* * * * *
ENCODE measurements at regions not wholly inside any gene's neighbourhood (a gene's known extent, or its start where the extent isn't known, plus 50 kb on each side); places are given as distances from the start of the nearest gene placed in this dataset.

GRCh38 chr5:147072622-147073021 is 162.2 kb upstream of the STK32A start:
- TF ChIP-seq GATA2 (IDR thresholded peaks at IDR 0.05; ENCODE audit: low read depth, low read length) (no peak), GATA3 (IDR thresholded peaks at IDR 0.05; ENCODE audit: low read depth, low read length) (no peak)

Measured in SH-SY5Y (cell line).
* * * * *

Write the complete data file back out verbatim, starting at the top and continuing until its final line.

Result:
ENCODE measurements at regions not wholly inside any gene's neighbourhood (a gene's known extent, or its start where the extent isn't known, plus 50 kb on each side); places are given as distances from the start of the nearest gene placed in this dataset.

GRCh38 chr5:147072622-147073021 is 162.2 kb upstream of the STK32A start:
- TF ChIP-seq GATA2 (IDR thresholded peaks at IDR 0.05; ENCODE audit: low read depth, low read length) (no peak), GATA3 (IDR thresholded peaks at IDR 0.05; ENCODE audit: low read depth, low read length) (no peak)

Measured in SH-SY5Y (cell line).